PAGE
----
"The game was set up for us to hit back and take the series."
A 4-4 half-time scoreline was new territory for both states after they had led each in 14-0 the two previous matches.
But two quick tries in the first eight minutes of the second half extended NSW's lead to 14-4 and left the Maroons in some familiar unwanted territory.
"One thing that sticks out was NSW's last try which wasn't a try, it was a knock-on," Mogg said.
"They got a bit lucky but I remember Locky was pretty calm after that and said to just keep playing."
King could empathise with Mogg's statements.
"I don't remember the details of that but we shouldn't have got that given so you could say we were lucky to even be in that situation," he said.
"Maybe it might've made us play differently if we knew we were only ahead by less?"
King's questioning of "what if" has been played over in his head since the final moments of the 2006 decider for more than a decade.
After all, he was expected to receive the ball from Brett Hodgson out of dummy-half but the wayward pass bounced into the hands of Lockyer, who raced away to score against the odds and give the Maroons an unlikely series win.
"I remember the ball like it was in slow motion, I knew I wasn't going to be able to catch it," King said.
"My regret lies in could I have done more, could I have gone harder at the footy? That's where my greatest regrets are – did I do enough?
"As a team, we were shell-shocked, thinking how the hell did that happen.
"It's always talked about that it was an amazing moment for Queensland and it was, I tip my hat to them.
"But if NSW win four in a row, I don't think Queensland go onto win eight in a row. It might've been seven, but not eight. It was such a sliding doors moment."
Price said Queensland's second try to Brent Tate had given them enough belief they could pull off a miracle.
"Locky and JT were kicking into the corners and NSW pushed the pass, it was as simple as that," he said.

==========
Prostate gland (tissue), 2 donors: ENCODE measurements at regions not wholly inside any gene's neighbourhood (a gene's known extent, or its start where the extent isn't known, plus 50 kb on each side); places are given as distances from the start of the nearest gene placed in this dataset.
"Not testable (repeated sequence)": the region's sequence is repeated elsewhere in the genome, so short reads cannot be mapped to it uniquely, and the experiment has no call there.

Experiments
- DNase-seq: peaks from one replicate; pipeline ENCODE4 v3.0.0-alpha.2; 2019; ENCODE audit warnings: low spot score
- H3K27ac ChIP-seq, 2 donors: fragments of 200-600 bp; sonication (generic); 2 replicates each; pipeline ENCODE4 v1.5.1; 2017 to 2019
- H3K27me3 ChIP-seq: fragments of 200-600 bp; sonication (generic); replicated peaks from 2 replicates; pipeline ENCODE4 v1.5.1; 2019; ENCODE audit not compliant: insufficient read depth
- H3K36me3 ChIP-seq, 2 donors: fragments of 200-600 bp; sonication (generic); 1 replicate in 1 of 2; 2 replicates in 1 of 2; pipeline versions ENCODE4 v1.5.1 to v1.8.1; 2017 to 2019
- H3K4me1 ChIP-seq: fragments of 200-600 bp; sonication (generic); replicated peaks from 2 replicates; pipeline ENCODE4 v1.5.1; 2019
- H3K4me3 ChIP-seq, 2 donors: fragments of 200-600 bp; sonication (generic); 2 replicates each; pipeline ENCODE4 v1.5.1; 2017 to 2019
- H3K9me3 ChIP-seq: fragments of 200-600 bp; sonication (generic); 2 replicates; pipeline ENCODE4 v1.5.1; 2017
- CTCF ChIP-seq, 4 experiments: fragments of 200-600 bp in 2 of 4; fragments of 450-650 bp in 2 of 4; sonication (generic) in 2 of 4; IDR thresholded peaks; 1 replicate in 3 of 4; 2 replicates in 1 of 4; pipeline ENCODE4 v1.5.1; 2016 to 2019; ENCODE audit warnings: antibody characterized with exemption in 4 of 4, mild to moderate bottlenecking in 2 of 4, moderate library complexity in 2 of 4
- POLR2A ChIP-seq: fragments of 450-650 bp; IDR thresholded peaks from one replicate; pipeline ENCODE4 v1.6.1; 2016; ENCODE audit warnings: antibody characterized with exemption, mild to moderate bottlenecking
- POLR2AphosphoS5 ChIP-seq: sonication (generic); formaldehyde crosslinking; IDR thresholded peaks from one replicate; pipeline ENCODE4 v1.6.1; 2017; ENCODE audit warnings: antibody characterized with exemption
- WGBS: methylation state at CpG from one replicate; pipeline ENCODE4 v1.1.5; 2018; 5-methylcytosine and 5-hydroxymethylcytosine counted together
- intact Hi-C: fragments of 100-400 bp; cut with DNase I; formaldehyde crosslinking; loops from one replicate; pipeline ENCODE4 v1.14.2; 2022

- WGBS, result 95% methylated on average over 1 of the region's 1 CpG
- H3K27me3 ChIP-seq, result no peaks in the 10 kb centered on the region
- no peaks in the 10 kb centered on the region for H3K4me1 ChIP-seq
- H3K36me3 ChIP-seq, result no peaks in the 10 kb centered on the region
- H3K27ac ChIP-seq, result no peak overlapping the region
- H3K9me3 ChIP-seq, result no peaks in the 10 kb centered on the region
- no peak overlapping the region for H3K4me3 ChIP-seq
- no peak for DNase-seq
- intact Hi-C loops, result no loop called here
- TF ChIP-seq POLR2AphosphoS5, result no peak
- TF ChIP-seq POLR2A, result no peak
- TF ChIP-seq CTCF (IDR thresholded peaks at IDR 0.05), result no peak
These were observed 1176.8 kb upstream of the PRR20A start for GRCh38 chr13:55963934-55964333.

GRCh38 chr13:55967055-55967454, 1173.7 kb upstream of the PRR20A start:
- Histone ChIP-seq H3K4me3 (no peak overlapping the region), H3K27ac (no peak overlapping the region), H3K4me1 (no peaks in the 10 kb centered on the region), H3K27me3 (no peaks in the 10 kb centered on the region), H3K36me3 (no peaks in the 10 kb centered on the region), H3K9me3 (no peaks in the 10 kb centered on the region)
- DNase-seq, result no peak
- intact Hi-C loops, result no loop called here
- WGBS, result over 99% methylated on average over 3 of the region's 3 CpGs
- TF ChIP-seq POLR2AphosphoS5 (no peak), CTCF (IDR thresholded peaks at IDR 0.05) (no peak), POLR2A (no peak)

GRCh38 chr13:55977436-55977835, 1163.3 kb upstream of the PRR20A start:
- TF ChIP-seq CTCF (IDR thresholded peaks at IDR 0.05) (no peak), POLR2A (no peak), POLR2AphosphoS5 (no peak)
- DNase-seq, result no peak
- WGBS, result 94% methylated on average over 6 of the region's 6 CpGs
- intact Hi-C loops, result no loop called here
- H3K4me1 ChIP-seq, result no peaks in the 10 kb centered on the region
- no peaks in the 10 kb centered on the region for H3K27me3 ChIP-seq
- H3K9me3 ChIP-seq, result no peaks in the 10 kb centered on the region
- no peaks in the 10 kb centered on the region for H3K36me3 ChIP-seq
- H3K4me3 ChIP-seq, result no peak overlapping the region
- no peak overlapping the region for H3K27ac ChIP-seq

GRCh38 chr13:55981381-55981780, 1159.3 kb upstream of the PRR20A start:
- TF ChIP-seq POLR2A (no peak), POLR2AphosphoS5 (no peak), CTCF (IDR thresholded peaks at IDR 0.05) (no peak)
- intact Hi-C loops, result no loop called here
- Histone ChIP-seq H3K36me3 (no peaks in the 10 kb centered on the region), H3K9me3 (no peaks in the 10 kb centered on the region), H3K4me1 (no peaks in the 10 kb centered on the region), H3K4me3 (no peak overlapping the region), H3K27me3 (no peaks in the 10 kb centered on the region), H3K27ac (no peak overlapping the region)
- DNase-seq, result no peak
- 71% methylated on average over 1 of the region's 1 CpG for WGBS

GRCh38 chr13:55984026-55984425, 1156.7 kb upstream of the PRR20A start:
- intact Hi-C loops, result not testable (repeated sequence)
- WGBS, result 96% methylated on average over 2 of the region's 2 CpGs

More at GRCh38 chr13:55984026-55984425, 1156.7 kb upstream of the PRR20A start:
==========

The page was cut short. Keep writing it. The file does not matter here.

"Locky was good enough, he put himself in that position and I'm glad he picked it up rather than Pet and Tunza [Tonie Carroll] because he's got a bit more speed.
"You talk about sliding door moments, things would've been so different if we don't win that game."
Mogg added the Lockyer moment had set up Queensland's never-say-die mentality for the future.
"Locky was just playing every play, every second, and got the bounce," Mogg said.
"It's that calming influence to be prepared to grind it out for 80 minutes. That washed over everyone and set Queensland up for the next decade.
"I think it took NSW a number of series to work out how to win after that. They just could not work it out and were beating themselves mentally."
Such is the closeness of scheduling between Origin and NRL matches, players were left to debrief and celebrate in a short space of time before moving back to play for their clubs.
Little did they know the match would be the start of Queensland dominance for a further seven series.
"It's gross to think about and heartbreaking because that was the start of a tough time for the Blues," King said.
"But it was an unbelievable game to be a part of but the post-mortem was heartbreak.
"They [Storm teammates] were dudes who broke my heart and then two nights later we're pulling our boots on and playing alongside each other and then had a beer with like everything was normal again."
Price said the Maroons reflected on their efforts following the NRL season in the first campaign under Meninga's reign.
"We got together for a couple of nights with our families and partners on the Gold Coast at the end of the season," he said.
"Mal knew how significant the series was and how big it was so really wanted to make a thing of it rather than it just be another game.
"It started to bring the importance of what Origin means to Queensland and the game.
"He started doing things that helped breed that importance. It was one of those Origin series that will go down in folklore."